What's the best way to arrange wells in an oil or gas field? It's a simple enough question, but the answer can be very complex. Now a Cal Tech/JPL spinoff is developing a new approach that blends traditional HPC simulation with deep reinforcement learning running on GPUs to optimize energy extraction. The well placement game is a familiar one to oil and gas companies. For years, they have been using simulators running atop HPC systems to model underground reservoirs.
We develop a proxy model based on deep learning methods to accelerate the simulations of oil reservoirs--by three orders of magnitude--compared to industry-strength physics-based PDE solvers. This paper describes a new architectural approach to this task, accompanied by a thorough experimental evaluation on a publicly available reservoir model. We demonstrate that in a practical setting a speedup of more than 2000X can be achieved with an average sequence error of about 10\% relative to the oil-field simulator. The proxy model is contrasted with a high-quality physics-based acceleration baseline and is shown to outperform it by several orders of magnitude. We believe the outcomes presented here are extremely promising and offer a valuable benchmark for continuing research in oil field development optimization. Due to its domain-agnostic architecture, the presented approach can be extended to many applications beyond the field of oil and gas exploration.
Oil and gas (O&G) sources will still supply around 50% of the global energy demand by 2040.a In this article, we make the case for why the Arab region is well positioned for building world-class data science teams to fill the supply shortage of data professionals,5 especially in the O&G field critical to region's economy. This article presents challenges facing O&G industry players, such as governments, regulatory bodies, operators, and investors, and shows how Raisa Energy (with its Egypt-based data science team) is efficiently and effectively solving these challenges. Such challenges aim at assessing the economic viability of an O&G asset that depends on several factors (as shown in the accompanying figure) such as estimating well production, O&G prices, and risks associated with inputs uncertainty. It is worth emphasizing that the challenges presented here are global in nature and yet are tackled with a team fully formed from the region working at a world-class research and development level.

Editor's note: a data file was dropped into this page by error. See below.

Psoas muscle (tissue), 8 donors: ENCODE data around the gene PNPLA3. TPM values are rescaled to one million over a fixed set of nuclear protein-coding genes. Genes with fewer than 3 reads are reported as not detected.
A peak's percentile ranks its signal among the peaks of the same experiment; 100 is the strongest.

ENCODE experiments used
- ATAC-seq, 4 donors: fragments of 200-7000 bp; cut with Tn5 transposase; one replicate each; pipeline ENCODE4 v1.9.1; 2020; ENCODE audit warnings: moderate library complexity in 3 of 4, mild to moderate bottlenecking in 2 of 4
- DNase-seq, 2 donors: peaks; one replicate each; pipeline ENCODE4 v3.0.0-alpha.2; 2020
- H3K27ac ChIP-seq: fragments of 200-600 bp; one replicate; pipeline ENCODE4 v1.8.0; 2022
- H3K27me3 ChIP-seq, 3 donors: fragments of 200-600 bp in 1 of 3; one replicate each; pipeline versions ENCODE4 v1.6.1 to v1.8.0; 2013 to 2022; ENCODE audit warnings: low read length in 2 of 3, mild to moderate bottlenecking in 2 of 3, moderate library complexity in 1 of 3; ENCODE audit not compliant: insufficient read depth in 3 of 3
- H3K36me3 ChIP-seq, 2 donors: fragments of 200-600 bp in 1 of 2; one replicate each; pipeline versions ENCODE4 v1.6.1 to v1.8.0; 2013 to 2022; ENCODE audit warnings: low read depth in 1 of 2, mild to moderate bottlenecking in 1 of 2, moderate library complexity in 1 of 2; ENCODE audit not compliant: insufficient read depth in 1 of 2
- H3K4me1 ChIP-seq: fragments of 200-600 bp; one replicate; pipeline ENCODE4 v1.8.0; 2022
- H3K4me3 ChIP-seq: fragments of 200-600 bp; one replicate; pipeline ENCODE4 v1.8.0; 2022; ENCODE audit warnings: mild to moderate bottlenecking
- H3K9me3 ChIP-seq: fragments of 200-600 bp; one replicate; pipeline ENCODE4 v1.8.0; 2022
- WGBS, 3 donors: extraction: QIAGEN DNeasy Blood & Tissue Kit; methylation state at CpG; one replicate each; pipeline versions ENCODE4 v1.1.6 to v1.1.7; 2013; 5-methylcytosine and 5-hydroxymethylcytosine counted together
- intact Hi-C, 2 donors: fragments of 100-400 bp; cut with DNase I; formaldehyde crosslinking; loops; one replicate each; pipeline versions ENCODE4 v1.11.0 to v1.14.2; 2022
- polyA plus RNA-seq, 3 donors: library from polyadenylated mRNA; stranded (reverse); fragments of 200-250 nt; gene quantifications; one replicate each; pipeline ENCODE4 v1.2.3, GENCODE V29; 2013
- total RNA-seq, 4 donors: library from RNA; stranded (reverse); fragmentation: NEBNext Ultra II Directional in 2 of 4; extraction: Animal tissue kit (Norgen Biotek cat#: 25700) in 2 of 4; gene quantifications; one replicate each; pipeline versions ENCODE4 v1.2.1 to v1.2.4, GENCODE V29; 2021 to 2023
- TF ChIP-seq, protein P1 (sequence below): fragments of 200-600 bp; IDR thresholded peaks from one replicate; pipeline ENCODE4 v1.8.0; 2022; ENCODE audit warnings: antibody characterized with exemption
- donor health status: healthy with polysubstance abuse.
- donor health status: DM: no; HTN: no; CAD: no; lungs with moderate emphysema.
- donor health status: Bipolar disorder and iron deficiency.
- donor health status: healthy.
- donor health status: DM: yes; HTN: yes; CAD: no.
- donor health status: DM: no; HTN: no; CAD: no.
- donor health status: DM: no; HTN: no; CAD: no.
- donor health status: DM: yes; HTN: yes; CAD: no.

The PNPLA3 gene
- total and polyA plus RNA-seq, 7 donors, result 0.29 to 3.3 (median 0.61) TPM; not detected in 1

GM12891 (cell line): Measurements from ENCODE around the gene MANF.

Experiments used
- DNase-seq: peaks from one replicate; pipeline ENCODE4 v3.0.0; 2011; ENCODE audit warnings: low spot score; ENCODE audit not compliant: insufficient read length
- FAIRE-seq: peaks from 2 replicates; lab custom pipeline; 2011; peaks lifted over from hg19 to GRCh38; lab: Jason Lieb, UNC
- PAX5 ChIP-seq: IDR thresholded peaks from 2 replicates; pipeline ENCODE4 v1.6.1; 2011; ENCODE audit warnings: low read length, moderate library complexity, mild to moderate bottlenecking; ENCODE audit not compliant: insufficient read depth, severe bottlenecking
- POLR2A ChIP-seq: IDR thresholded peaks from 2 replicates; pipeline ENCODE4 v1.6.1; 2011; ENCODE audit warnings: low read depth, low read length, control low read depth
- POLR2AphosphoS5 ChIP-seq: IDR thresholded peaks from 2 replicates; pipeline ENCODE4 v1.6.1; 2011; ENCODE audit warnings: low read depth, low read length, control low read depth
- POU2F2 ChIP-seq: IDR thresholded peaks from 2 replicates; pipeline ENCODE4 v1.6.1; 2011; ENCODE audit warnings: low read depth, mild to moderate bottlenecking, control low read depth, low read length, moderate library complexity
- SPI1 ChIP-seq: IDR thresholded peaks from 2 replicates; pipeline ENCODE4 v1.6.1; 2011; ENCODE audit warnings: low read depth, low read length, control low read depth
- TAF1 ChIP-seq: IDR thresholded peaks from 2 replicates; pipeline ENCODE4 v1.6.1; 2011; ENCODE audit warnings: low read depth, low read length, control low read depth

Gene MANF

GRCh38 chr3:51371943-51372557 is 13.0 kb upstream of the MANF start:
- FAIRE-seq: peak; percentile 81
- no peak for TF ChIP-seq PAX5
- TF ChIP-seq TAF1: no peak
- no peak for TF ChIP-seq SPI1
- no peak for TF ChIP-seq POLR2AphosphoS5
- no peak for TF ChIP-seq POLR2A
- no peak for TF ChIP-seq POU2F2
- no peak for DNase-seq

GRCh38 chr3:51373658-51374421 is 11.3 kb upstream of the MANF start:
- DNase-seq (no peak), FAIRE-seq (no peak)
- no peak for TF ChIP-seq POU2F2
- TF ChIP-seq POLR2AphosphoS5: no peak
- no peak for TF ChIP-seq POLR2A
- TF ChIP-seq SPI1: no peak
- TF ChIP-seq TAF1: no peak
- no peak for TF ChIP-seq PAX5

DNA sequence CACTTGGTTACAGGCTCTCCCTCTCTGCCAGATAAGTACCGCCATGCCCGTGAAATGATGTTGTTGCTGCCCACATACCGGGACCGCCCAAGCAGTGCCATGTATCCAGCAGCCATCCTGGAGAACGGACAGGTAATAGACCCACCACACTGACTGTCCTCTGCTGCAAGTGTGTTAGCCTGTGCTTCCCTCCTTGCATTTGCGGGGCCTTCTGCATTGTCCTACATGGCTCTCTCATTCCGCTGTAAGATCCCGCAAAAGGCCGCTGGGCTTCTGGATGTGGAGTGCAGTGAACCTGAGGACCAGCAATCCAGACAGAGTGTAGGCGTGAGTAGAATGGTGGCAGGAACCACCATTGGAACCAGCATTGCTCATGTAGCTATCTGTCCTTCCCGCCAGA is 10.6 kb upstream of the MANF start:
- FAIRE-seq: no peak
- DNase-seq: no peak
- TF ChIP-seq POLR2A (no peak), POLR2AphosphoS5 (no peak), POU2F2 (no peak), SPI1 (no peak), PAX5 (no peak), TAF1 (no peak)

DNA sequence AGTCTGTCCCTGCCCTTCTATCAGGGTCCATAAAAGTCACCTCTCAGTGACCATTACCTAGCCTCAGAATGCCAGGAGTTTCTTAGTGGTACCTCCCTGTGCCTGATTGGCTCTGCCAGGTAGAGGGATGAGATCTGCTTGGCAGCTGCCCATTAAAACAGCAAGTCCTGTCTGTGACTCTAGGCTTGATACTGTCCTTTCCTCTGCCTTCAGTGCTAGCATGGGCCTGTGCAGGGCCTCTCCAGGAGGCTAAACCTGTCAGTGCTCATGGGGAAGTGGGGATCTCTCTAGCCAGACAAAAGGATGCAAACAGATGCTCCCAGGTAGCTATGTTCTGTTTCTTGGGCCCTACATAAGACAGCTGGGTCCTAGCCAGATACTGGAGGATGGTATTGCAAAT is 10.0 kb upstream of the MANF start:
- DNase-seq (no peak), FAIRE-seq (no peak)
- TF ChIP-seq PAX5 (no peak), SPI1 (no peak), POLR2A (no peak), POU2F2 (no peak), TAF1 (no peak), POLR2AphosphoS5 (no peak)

We present a novel technique for assessing the dynamics of multiphase fluid flow in the oil reservoir. We demonstrate an efficient workflow for handling the 3D reservoir simulation data in a way which is orders of magnitude faster than the conventional routine. The workflow (we call it "Metamodel") is based on a projection of the system dynamics into a latent variable space, using Variational Autoencoder model, where Recurrent Neural Network predicts the dynamics. We show that being trained on multiple results of the conventional reservoir modelling, the Metamodel does not compromise the accuracy of the reservoir dynamics reconstruction in a significant way. It allows forecasting not only the flow rates from the wells, but also the dynamics of pressure and fluid saturations within the reservoir. The results open a new perspective in the optimization of oilfield development as the scenario screening could be accelerated sufficiently.
A deep-learning-based surrogate model is developed and applied for predicting dynamic subsurface flow in channelized geological models. The surrogate model is based on deep convolutional and recurrent neural network architectures, specifically a residual U-Net and a convolutional long short term memory recurrent network. Training samples entail global pressure and saturation maps, at a series of time steps, generated by simulating oil-water flow in many (1500 in our case) realizations of a 2D channelized system. After training, the `recurrent R-U-Net' surrogate model is shown to be capable of accurately predicting dynamic pressure and saturation maps and well rates (e.g., time-varying oil and water rates at production wells) for new geological realizations. Assessments demonstrating high surrogate-model accuracy are presented for an individual geological realization and for an ensemble of 500 test geomodels. The surrogate model is then used for the challenging problem of data assimilation (history matching) in a channelized system. For this study, posterior reservoir models are generated using the randomized maximum likelihood method, with the permeability field represented using the recently developed CNN-PCA parameterization. The flow responses required during the data assimilation procedure are provided by the recurrent R-U-Net. The overall approach is shown to lead to substantial reduction in prediction uncertainty. High-fidelity numerical simulation results for the posterior geomodels (generated by the surrogate-based data assimilation procedure) are shown to be in essential agreement with the recurrent R-U-Net predictions. The accuracy and dramatic speedup provided by the surrogate model suggest that it may eventually enable the application of more formal posterior sampling methods in realistic problems.